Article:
Shoot the film you've always wanted on a shoestring budget or sell out and make a blockbuster? It is a dilemma Hong Kong directors frequently face as mainland China's lucrative movie industry beckons.
Now, with concerns growing about Beijing's increasing influence on Hong Kong, some film-makers are defying commercial and political pressures to produce homegrown movies with a local voice -- and inject new life into the city's cinema scene.
Hong Kong once pumped out at least 200 films a year, from Bruce Lee's 1973 "Enter the Dragon" to Wong Kar-wai's "In the Mood for Love" in 2000, via countless cop and gangster thrillers.
But in the past decade, the local industry has slumped and just dozens of films are now produced in Hong Kong annually.
One major factor is the booming Chinese movie sector, offering both experienced directors and recent graduates, more money, and opportunities.
Yet for some, the pendulum now seems to be swinging back, as the desire for freedom of expression outweighs mainland mega-bucks.
"With new films, everyone asks: 'Could it be released in China? Can you cooperate with the Chinese side?' That's how (investors) earn back their money," says Hong Kong director Derek Chiu, 54, who has a string of local feature films under his belt and has worked on the mainland.
He says he has struggled to find backers for his forthcoming drama "Chung Ying Street", which focuses on riots against British colonial rule before leaping to the present-day protest movement.
Chiu says Hong Kong and mainland bodies have rejected his funding applications. A private backer has also pulled out over concerns his investment could impact his business interests in China, he says.
"Maybe if I do 'Chung Ying Street' I cannot work in China. But I will not give up this one", Chiu told AFP.
"I need some creative control and freedom, and China cannot provide that."
Some Hong Kong directors have turned to crowdfunding to raise cash but maintain their independence.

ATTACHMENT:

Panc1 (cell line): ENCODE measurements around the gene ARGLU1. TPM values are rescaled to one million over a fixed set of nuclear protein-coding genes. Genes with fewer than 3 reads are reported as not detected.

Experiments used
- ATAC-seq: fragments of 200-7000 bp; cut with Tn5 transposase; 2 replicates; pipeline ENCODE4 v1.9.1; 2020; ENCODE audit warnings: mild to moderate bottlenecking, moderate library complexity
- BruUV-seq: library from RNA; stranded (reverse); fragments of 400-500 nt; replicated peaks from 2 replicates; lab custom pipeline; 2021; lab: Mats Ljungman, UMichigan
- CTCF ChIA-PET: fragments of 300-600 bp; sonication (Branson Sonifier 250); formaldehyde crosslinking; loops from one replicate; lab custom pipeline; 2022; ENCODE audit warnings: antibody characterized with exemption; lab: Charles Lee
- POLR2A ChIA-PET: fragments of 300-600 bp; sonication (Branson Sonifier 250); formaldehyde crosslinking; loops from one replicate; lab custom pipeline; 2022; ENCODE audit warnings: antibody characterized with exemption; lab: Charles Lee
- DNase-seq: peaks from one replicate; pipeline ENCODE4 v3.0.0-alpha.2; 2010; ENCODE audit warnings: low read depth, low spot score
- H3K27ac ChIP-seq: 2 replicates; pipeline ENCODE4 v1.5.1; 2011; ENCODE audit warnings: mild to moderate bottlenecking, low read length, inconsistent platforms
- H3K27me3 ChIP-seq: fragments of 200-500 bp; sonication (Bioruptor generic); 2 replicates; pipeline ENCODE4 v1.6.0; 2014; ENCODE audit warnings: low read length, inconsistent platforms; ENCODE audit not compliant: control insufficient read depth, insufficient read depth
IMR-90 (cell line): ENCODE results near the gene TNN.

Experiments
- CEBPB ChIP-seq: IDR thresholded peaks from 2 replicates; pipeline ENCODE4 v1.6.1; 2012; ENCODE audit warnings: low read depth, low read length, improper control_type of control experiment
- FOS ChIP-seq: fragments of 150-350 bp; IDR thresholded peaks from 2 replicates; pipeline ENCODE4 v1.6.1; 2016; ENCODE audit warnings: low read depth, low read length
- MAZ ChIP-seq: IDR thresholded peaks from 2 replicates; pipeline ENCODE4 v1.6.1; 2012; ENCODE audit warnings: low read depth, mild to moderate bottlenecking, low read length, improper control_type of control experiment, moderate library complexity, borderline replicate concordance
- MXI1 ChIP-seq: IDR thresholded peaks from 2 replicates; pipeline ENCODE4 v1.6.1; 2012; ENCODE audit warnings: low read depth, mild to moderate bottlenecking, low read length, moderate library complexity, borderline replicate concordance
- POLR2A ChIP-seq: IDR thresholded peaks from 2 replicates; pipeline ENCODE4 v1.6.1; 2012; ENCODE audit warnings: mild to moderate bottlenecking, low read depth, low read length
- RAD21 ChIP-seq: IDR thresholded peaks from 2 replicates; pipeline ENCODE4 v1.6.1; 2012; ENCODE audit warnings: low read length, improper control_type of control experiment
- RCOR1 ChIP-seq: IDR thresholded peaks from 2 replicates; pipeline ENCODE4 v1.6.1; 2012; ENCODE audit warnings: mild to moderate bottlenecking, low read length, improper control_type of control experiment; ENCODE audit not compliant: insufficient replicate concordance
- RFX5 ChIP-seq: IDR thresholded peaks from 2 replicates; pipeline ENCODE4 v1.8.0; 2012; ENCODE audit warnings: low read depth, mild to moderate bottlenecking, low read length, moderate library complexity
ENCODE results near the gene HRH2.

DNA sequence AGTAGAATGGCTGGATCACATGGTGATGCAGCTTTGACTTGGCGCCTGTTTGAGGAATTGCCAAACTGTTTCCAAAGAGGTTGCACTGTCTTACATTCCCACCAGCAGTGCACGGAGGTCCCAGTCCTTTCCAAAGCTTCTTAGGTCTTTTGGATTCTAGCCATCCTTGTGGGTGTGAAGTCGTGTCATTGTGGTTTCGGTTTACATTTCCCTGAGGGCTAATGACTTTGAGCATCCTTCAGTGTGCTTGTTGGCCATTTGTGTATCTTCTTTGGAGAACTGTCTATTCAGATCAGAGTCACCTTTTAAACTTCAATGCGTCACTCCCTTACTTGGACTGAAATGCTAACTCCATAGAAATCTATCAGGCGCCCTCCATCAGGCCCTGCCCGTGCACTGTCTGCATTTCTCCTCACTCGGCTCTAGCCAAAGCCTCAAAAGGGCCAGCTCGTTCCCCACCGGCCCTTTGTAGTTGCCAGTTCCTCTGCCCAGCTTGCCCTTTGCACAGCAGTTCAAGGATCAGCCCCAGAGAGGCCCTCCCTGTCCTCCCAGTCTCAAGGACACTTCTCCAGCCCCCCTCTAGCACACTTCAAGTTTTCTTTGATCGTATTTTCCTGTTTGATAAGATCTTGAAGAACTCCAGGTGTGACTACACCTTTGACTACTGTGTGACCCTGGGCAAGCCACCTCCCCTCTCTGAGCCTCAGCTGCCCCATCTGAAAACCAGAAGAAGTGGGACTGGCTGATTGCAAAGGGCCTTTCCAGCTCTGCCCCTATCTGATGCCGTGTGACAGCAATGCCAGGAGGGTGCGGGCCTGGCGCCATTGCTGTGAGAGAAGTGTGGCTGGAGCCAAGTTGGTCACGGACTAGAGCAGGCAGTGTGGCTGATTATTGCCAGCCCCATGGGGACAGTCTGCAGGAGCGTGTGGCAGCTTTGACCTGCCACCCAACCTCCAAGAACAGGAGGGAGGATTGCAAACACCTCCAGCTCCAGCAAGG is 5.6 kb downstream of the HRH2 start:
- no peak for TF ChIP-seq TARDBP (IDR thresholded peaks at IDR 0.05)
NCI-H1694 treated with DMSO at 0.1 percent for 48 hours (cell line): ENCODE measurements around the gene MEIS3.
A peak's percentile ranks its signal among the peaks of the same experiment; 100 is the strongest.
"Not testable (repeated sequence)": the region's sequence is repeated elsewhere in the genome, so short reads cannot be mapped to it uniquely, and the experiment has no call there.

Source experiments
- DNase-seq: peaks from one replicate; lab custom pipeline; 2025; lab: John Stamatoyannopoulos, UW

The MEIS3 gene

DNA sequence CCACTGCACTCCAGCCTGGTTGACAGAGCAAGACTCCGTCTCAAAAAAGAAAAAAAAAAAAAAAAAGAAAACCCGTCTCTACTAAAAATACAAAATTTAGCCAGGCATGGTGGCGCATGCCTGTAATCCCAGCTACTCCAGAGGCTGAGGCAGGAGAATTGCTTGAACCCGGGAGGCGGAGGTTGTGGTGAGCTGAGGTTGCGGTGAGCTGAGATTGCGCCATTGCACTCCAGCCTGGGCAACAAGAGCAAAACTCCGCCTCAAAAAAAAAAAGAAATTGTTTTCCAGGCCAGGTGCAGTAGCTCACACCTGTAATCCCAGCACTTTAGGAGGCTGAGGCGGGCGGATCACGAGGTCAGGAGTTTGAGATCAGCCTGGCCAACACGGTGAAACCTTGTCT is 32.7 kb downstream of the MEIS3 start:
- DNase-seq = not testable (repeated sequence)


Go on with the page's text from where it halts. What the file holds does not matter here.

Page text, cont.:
Celebrated cinematographer Christopher Doyle, a long-term Hong Kong resident best-known for his work with director Wong Kar-wai, used the Kickstarter crowdfunding platform for his most recent politically sensitive project, raising more than $100,000.
"Hong Kong Trilogy: Preschooled, Preoccupied, Preposterous", released last year, is based on interviews with three generations of Hongkongers. One section is dedicated to mass pro-democracy protests that brought parts of the city to a standstill in 2014.
"You can only say certain things in China, so you're making period dramas and you're making action films, as opposed to more socially relevant films," Doyle tells AFP.
"Here, we have to do the opposite. We have to go smaller budget, we have to be more concerned with the very few freedoms we still have left."
Doyle says the shift from securing mainland funding to prioritising freedom of expression has happened "very quickly", and is the biggest recent shift in Hong Kong cinema.
The critical and commercial success of 2015's locally made "10 Years" -- a series of shorts painting a grim picture of life in Hong Kong in 2025 -- is testament to the mood change.
"I think because of the social and political situation in Hong Kong, directors are more concerned with local topics," said Andrew Choi, one of the film's co-producers.
But despite the new energy in the Hong Kong industry, some say the city's cinematic glory will be hard to recapture in the face of an ascendant China and growing global competition.
"When big names were discovered in the 1980s, the market and the world were less crowded," says Nansun Shi, a veteran Hong Kong producer who oversaw the 2002 hit thriller "Infernal Affairs" and has served on the jury of the Cannes film festival.
She adds that many film-makers will still be drawn to mainland or Chinese co-funded productions for the bigger budgets and greater exposure.
"I think it's just a natural progression that some more experienced directors have gone to China to work," she says.
Still, next-generation film-makers say that keeping a local focus not only symbolises freedom -- it is also simply a better way to engage their audience.
"I'd rather work with limited resources on something I know about," says recent graduate Crosby Yip, 24, between takes on the set of his privately-funded debut rom-com "Diary of First Love".
"If I make films about the place I grew up in, I think the feeling will be more solid and realistic," he adds -- a sentiment echoed by current film students who spoke with AFP.
"This is why I insist on working with Hong Kong themes."